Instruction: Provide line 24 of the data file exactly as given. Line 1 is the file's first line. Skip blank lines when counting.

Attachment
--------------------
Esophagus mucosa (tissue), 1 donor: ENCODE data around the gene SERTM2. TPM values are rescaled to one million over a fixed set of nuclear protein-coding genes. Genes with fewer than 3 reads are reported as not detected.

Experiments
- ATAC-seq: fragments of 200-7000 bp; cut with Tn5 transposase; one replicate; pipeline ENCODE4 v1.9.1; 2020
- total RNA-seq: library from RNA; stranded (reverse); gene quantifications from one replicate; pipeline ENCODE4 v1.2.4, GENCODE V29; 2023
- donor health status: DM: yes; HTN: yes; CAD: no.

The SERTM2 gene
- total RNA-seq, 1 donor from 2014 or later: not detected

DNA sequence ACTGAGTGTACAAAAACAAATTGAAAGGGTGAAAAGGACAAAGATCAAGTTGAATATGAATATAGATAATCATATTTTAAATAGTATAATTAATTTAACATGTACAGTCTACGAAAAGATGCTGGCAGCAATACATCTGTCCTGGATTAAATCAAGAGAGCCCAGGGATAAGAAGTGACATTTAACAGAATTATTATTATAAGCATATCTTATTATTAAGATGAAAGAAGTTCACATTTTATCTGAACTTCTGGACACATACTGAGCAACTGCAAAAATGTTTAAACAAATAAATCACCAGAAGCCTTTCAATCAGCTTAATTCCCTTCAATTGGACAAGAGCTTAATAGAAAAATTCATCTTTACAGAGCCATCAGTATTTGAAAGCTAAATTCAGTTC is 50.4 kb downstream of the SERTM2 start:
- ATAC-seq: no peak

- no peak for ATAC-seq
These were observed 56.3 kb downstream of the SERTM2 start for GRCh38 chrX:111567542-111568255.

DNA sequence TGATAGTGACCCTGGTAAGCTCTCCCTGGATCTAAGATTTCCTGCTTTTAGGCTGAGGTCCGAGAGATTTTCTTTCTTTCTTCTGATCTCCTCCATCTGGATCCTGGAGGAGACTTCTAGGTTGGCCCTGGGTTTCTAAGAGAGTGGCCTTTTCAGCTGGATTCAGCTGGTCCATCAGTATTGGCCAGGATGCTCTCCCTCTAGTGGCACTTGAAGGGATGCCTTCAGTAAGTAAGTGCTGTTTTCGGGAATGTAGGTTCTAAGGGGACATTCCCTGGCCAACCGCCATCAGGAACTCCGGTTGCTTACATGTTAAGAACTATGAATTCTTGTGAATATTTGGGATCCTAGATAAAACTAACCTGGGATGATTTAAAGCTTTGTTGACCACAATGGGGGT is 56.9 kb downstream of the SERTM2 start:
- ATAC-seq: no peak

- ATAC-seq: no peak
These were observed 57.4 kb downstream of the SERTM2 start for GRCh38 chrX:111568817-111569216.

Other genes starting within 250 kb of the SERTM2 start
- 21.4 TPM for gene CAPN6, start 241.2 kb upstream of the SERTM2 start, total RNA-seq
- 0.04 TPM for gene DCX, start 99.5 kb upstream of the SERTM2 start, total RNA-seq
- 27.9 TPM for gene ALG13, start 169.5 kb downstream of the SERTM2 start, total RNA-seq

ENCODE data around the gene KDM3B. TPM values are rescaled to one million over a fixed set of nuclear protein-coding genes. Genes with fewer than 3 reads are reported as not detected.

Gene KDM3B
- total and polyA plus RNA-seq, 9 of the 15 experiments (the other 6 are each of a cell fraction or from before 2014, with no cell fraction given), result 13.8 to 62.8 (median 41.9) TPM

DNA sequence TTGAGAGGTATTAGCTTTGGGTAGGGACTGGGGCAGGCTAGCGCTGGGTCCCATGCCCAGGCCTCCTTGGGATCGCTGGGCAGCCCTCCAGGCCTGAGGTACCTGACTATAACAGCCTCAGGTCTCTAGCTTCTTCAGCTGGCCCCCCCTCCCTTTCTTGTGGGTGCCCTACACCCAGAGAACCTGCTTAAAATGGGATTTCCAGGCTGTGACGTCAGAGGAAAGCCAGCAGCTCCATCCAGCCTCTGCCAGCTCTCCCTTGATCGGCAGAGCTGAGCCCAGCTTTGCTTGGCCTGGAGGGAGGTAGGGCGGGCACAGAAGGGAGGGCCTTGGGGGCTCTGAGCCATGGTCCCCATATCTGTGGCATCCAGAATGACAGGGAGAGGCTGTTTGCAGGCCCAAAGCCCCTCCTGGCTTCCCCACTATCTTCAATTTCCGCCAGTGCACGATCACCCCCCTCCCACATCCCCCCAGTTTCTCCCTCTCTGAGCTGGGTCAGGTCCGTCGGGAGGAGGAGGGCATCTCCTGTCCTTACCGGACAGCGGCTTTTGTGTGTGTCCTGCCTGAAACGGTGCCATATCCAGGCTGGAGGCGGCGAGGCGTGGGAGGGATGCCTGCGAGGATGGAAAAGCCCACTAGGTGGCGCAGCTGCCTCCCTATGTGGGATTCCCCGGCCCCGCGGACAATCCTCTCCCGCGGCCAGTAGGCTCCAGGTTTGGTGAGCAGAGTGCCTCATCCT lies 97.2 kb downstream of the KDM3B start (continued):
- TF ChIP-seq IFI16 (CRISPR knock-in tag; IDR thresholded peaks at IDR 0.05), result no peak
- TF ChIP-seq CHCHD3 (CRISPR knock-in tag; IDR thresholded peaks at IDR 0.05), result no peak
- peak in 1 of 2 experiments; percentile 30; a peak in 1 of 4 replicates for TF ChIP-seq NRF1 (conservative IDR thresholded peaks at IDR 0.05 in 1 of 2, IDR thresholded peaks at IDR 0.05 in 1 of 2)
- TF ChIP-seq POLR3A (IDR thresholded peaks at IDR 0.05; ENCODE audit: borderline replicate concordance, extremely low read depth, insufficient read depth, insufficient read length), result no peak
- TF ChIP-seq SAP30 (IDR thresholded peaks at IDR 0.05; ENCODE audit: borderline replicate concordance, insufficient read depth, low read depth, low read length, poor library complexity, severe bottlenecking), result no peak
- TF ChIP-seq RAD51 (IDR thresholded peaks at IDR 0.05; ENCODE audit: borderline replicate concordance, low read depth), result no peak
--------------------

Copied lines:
- TF ChIP-seq IFI16 (CRISPR knock-in tag; IDR thresholded peaks at IDR 0.05), result no peak